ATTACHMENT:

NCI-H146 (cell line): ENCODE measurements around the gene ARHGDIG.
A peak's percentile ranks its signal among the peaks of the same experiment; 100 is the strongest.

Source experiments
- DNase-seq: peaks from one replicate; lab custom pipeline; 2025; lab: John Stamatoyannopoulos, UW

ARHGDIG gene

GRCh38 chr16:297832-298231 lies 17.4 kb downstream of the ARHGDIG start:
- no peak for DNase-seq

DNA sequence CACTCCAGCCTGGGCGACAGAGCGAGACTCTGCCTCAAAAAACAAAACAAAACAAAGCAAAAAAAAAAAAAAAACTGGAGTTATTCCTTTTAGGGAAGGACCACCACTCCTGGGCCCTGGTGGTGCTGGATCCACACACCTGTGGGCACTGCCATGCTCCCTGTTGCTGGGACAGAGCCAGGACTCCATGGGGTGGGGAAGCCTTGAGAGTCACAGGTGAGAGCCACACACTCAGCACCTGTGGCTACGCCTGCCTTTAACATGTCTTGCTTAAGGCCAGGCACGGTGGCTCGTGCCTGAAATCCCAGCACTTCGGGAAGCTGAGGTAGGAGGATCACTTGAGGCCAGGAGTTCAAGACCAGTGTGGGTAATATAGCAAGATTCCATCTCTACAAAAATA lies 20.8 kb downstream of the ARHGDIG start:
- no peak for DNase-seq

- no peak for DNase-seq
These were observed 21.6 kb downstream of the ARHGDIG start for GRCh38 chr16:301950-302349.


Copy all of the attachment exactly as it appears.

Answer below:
NCI-H146 (cell line): ENCODE measurements around the gene ARHGDIG.
A peak's percentile ranks its signal among the peaks of the same experiment; 100 is the strongest.

Source experiments
- DNase-seq: peaks from one replicate; lab custom pipeline; 2025; lab: John Stamatoyannopoulos, UW

ARHGDIG gene

GRCh38 chr16:297832-298231 lies 17.4 kb downstream of the ARHGDIG start:
- no peak for DNase-seq

DNA sequence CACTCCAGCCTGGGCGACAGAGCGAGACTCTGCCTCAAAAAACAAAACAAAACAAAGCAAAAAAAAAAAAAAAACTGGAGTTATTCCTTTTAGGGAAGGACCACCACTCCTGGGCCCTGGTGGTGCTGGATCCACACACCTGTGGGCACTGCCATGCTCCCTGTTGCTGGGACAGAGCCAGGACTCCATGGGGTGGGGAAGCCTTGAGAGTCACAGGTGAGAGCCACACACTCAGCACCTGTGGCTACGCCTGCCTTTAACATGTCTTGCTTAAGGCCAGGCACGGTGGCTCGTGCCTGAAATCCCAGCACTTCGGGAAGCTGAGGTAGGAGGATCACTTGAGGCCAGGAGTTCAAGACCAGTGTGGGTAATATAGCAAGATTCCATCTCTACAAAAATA lies 20.8 kb downstream of the ARHGDIG start:
- no peak for DNase-seq

- no peak for DNase-seq
These were observed 21.6 kb downstream of the ARHGDIG start for GRCh38 chr16:301950-302349.